Wetenschap - 10 oktober 2012

Efficient agriculture passes on costs

According to the dominant ideology, Dutch agriculture needs to become more and more efficient in order to feed the world. As a result the sector remains mired in problems related to local overproduction, loss of biodiversity and soil fertility, and animal welfare and health issues.


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This claim is made this month in the Journal of Agricultural and Environmental Ethics by Wageningen philosopher Henk Jochemsen.
 Together with student Egbert Hardeman, Jochemsen points out that participants in the current agricultural debate put forward ideas based on cultural/philosophical assumptions. A dominant theme running through the debate is the idea that agricultural should be efficient. 'But what is efficiency? Holstein cows can convert feed into milk very efficiently, but they have been so overbred that they are 'used up' after three or four lactations. More robust breeds yield less milk but keep going for eight or more lactations and cost less in feed and veterinary expenses. So which is more efficient?' Participants in the debate throw facts around selectively, says the professor, who holds an endowed chair in Christian Philosophy.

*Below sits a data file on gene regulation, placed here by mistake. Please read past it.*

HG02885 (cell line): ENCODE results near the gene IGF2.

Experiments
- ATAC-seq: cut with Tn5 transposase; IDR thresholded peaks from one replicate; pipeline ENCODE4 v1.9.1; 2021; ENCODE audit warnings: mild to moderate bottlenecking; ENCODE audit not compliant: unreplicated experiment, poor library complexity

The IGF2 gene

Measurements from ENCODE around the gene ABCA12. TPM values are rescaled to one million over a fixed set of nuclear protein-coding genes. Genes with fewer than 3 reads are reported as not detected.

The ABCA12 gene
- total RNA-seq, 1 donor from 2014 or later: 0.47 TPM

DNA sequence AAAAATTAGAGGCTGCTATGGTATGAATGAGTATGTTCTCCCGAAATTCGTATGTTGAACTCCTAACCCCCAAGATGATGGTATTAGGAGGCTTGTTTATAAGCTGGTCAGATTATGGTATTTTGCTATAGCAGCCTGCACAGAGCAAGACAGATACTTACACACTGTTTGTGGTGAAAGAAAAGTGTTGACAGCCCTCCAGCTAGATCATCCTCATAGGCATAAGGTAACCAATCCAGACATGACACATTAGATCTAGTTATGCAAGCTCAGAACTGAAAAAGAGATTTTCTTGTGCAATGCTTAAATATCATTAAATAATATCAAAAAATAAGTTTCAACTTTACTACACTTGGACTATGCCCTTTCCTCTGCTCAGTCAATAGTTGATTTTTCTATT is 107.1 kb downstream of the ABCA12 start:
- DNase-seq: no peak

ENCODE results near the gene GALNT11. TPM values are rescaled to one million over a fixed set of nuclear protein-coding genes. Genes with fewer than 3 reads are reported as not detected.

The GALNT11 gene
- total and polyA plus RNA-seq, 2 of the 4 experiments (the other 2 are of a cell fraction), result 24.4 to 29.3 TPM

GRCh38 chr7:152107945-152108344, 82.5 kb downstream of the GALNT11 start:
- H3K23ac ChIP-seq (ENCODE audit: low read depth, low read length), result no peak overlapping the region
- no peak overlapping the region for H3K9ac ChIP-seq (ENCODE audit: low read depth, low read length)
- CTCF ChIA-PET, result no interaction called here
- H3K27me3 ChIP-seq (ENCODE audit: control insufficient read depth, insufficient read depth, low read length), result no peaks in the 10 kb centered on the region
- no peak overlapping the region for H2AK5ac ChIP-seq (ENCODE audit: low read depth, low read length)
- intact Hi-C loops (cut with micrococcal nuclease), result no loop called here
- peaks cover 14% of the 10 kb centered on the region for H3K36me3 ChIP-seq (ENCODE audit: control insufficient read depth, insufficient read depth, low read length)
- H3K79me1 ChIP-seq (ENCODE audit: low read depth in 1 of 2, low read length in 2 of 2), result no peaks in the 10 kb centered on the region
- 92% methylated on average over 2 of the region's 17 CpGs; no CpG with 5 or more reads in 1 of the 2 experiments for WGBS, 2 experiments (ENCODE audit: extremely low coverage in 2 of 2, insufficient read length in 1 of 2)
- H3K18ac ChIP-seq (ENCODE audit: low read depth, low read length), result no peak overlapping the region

Modern industrial agriculture, which grew up after World War II, has never been properly rooted in its social and ecological context,  claims Jochemsen. 'Goal-oriented agriculture based on industrial models standardizes things, so that the most efficient companies survive. But the local conditions for agriculture vary and are often suboptimal. This leads to costs which are paid by the soil and by the farmer. I say: look at it differently. The best agriculture is adapted to the social and environmental context. Then there can be several different options.'
 Jochemsen is not categorically against large-scale agriculture, but he wants to stimulate a discussion about the assumptions underlying industrial agriculture. 'At the global level there is a fierce battle going on between the supporters of large-scale, industrial agriculture and the proponents of small-scale, ecological farming. Both camps lay claim to the truth but this discussion is not based on facts and reasoning alone. If we want to break through the deadlock we should also put our assumptions and the normative choices they represent on the table.'
Jochemsen is involved in organizing debates on this issue in Wageningen through Studium Generale.